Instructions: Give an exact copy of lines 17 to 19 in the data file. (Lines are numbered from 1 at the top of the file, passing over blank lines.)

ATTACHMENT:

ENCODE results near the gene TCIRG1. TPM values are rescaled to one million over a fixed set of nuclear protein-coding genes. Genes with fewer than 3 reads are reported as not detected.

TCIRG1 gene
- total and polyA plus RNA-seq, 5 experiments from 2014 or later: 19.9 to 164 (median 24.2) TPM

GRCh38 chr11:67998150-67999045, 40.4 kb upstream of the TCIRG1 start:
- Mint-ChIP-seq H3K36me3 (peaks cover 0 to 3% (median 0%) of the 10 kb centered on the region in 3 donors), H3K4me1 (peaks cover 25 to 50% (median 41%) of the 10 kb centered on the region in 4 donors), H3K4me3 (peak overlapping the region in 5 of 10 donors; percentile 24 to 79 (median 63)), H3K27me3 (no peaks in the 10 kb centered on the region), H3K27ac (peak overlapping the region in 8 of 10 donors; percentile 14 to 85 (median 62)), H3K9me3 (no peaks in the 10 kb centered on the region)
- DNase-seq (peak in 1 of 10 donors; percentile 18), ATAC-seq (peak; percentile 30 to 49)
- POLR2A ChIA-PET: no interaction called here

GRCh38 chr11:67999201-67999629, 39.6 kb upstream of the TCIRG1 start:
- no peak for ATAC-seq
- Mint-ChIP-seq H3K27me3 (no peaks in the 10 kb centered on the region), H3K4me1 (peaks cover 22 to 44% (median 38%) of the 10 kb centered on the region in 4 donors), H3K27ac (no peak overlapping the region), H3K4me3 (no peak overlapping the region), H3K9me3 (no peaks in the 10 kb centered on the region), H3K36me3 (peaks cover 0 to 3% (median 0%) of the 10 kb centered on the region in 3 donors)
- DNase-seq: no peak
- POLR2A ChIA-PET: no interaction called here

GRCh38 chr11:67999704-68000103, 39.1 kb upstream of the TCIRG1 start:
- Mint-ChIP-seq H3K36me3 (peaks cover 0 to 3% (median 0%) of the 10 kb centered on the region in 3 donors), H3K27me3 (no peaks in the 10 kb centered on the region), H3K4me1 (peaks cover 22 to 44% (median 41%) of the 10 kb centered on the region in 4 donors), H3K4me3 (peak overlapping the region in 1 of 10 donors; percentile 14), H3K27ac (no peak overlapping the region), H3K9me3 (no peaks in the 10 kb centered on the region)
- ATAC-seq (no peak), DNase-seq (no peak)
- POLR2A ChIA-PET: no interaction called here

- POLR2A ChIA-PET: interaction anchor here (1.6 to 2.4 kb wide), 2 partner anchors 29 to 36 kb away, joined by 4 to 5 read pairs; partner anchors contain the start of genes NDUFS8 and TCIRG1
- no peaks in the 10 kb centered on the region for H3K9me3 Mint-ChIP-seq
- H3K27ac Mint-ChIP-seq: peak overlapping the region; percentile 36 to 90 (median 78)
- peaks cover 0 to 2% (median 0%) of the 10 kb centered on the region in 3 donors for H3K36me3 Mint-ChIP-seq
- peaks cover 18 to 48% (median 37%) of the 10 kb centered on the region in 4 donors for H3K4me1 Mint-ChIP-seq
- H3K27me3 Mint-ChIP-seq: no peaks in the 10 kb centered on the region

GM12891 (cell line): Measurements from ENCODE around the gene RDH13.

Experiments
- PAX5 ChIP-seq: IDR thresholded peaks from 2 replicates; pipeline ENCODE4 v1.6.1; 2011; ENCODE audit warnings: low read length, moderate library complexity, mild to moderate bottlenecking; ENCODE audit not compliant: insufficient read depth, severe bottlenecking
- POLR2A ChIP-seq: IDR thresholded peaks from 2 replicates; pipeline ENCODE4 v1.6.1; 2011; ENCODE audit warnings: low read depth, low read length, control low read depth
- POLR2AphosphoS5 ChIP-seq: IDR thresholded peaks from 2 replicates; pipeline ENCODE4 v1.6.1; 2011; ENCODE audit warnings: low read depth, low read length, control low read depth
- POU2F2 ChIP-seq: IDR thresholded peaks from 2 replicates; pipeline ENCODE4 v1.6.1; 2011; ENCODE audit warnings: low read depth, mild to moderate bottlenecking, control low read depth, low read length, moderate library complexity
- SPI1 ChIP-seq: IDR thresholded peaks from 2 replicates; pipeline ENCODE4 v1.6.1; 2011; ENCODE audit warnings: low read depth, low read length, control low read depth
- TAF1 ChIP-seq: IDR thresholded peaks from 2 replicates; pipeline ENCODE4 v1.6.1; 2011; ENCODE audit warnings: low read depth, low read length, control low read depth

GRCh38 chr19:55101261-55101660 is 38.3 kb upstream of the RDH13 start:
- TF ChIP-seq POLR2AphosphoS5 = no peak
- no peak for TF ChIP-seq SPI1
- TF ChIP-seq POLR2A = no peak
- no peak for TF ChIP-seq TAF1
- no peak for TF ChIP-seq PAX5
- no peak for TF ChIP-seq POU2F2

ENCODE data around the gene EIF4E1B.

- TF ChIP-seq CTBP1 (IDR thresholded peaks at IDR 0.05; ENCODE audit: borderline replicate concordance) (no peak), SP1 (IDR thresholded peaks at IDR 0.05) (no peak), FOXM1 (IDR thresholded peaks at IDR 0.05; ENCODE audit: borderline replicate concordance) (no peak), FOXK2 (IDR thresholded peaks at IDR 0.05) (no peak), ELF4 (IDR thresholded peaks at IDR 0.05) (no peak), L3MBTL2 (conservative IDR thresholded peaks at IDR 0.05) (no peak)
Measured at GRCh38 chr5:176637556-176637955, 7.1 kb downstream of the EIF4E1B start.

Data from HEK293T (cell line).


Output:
- POLR2A ChIA-PET: interaction anchor here (1.6 to 2.4 kb wide), 2 partner anchors 29 to 36 kb away, joined by 4 to 5 read pairs; partner anchors contain the start of genes NDUFS8 and TCIRG1
- no peaks in the 10 kb centered on the region for H3K9me3 Mint-ChIP-seq
- H3K27ac Mint-ChIP-seq: peak overlapping the region; percentile 36 to 90 (median 78)